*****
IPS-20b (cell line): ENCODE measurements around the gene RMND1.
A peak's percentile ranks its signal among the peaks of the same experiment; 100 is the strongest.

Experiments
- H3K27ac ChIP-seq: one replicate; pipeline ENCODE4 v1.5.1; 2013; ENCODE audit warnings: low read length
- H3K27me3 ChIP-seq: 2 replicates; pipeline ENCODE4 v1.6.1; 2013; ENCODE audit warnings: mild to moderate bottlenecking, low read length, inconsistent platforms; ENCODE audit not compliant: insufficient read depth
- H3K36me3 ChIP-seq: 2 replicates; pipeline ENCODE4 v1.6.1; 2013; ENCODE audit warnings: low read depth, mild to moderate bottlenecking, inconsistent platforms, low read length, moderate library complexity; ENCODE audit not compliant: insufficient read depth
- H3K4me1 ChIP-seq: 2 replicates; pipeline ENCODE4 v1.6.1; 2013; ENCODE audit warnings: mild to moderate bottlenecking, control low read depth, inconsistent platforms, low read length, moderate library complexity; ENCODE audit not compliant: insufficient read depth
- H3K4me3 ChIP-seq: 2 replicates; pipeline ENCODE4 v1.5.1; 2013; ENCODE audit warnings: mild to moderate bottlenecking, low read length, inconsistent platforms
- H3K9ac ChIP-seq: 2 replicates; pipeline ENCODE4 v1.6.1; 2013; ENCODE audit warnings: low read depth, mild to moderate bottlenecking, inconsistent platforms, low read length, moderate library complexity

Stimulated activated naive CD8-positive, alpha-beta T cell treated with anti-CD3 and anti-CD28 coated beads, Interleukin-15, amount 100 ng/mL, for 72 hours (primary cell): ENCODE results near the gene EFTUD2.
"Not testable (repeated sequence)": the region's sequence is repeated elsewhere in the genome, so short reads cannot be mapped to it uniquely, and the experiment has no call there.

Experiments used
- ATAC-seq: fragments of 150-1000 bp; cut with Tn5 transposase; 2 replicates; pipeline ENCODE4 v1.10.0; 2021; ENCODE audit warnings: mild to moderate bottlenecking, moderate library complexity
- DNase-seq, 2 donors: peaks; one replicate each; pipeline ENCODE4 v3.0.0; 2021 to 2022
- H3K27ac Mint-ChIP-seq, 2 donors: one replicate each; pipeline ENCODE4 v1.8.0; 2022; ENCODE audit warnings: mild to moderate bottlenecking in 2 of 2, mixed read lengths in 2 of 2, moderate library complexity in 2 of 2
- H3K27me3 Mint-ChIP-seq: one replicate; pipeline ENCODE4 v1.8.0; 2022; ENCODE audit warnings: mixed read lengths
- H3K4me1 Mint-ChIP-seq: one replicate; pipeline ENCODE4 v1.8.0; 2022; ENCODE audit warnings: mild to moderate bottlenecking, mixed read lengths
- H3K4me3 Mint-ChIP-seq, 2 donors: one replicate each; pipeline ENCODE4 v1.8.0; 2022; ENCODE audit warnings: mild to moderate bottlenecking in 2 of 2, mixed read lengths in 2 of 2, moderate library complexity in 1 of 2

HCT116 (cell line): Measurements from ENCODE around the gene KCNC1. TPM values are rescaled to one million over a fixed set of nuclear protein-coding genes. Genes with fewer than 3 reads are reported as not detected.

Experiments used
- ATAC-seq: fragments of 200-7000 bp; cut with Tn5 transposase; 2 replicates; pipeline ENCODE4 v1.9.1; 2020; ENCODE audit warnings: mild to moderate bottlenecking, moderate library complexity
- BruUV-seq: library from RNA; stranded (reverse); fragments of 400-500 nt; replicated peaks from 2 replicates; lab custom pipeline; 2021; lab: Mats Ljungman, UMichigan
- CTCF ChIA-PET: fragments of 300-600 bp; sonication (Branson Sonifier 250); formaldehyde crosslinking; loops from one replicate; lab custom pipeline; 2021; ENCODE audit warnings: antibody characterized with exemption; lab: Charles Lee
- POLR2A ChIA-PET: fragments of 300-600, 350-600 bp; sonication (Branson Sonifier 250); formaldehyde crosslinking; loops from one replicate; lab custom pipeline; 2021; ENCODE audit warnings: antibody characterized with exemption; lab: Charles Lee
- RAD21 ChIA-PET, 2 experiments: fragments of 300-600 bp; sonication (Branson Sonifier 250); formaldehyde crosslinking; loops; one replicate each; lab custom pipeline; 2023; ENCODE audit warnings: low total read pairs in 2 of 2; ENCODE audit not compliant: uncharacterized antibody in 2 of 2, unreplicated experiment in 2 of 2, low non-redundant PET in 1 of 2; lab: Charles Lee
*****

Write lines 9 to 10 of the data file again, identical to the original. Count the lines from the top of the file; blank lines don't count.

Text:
- H3K9ac ChIP-seq: 2 replicates; pipeline ENCODE4 v1.6.1; 2013; ENCODE audit warnings: low read depth, mild to moderate bottlenecking, inconsistent platforms, low read length, moderate library complexity

Stimulated activated naive CD8-positive, alpha-beta T cell treated with anti-CD3 and anti-CD28 coated beads, Interleukin-15, amount 100 ng/mL, for 72 hours (primary cell): ENCODE results near the gene EFTUD2.